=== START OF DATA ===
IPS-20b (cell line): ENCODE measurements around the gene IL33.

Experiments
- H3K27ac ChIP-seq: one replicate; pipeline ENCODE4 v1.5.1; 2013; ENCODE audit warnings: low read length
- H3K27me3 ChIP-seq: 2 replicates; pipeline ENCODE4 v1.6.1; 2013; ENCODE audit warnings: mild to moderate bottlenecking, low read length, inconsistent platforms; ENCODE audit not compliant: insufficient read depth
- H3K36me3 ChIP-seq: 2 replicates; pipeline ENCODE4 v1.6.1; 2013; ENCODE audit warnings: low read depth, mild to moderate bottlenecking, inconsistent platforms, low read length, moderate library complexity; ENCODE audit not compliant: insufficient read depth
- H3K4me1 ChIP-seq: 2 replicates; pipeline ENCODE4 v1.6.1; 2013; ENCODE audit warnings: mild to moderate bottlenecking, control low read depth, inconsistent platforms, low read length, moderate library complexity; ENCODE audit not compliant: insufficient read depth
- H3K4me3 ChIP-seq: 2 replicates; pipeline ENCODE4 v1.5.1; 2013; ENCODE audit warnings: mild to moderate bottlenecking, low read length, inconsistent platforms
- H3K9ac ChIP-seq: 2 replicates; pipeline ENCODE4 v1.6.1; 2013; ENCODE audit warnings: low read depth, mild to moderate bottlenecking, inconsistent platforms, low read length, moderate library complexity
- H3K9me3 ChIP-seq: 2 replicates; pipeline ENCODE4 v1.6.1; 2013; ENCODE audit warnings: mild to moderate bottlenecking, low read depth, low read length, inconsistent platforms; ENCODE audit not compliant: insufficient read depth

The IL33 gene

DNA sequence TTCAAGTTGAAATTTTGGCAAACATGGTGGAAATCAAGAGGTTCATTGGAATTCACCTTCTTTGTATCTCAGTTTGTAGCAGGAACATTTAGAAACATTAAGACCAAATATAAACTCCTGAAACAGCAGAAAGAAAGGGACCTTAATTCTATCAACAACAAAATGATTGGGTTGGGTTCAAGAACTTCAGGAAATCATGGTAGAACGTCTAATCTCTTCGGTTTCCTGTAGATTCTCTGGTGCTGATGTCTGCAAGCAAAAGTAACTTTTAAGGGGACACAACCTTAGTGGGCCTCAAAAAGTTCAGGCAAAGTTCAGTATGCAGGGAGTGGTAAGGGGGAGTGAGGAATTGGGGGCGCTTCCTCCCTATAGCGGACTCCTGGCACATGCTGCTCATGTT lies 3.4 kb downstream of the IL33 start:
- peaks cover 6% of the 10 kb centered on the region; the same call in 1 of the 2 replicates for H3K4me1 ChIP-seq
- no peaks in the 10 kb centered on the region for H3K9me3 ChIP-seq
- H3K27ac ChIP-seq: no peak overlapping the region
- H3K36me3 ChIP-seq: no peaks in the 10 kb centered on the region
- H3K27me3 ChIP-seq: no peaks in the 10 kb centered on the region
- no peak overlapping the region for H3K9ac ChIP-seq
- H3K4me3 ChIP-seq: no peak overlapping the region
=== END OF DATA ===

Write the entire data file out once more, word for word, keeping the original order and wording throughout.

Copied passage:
IPS-20b (cell line): ENCODE measurements around the gene IL33.

Experiments
- H3K27ac ChIP-seq: one replicate; pipeline ENCODE4 v1.5.1; 2013; ENCODE audit warnings: low read length
- H3K27me3 ChIP-seq: 2 replicates; pipeline ENCODE4 v1.6.1; 2013; ENCODE audit warnings: mild to moderate bottlenecking, low read length, inconsistent platforms; ENCODE audit not compliant: insufficient read depth
- H3K36me3 ChIP-seq: 2 replicates; pipeline ENCODE4 v1.6.1; 2013; ENCODE audit warnings: low read depth, mild to moderate bottlenecking, inconsistent platforms, low read length, moderate library complexity; ENCODE audit not compliant: insufficient read depth
- H3K4me1 ChIP-seq: 2 replicates; pipeline ENCODE4 v1.6.1; 2013; ENCODE audit warnings: mild to moderate bottlenecking, control low read depth, inconsistent platforms, low read length, moderate library complexity; ENCODE audit not compliant: insufficient read depth
- H3K4me3 ChIP-seq: 2 replicates; pipeline ENCODE4 v1.5.1; 2013; ENCODE audit warnings: mild to moderate bottlenecking, low read length, inconsistent platforms
- H3K9ac ChIP-seq: 2 replicates; pipeline ENCODE4 v1.6.1; 2013; ENCODE audit warnings: low read depth, mild to moderate bottlenecking, inconsistent platforms, low read length, moderate library complexity
- H3K9me3 ChIP-seq: 2 replicates; pipeline ENCODE4 v1.6.1; 2013; ENCODE audit warnings: mild to moderate bottlenecking, low read depth, low read length, inconsistent platforms; ENCODE audit not compliant: insufficient read depth

The IL33 gene

DNA sequence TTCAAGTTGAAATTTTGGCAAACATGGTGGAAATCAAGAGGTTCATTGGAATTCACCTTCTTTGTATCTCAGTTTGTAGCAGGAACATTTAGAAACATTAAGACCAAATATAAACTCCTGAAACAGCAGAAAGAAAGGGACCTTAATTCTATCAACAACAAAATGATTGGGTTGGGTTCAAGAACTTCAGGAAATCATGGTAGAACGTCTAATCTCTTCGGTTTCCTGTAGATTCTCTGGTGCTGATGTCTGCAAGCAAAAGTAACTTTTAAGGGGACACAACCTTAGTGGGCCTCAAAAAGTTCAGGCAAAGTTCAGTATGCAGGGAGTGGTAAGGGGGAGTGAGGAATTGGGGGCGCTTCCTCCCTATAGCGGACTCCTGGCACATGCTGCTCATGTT lies 3.4 kb downstream of the IL33 start:
- peaks cover 6% of the 10 kb centered on the region; the same call in 1 of the 2 replicates for H3K4me1 ChIP-seq
- no peaks in the 10 kb centered on the region for H3K9me3 ChIP-seq
- H3K27ac ChIP-seq: no peak overlapping the region
- H3K36me3 ChIP-seq: no peaks in the 10 kb centered on the region
- H3K27me3 ChIP-seq: no peaks in the 10 kb centered on the region
- no peak overlapping the region for H3K9ac ChIP-seq
- H3K4me3 ChIP-seq: no peak overlapping the region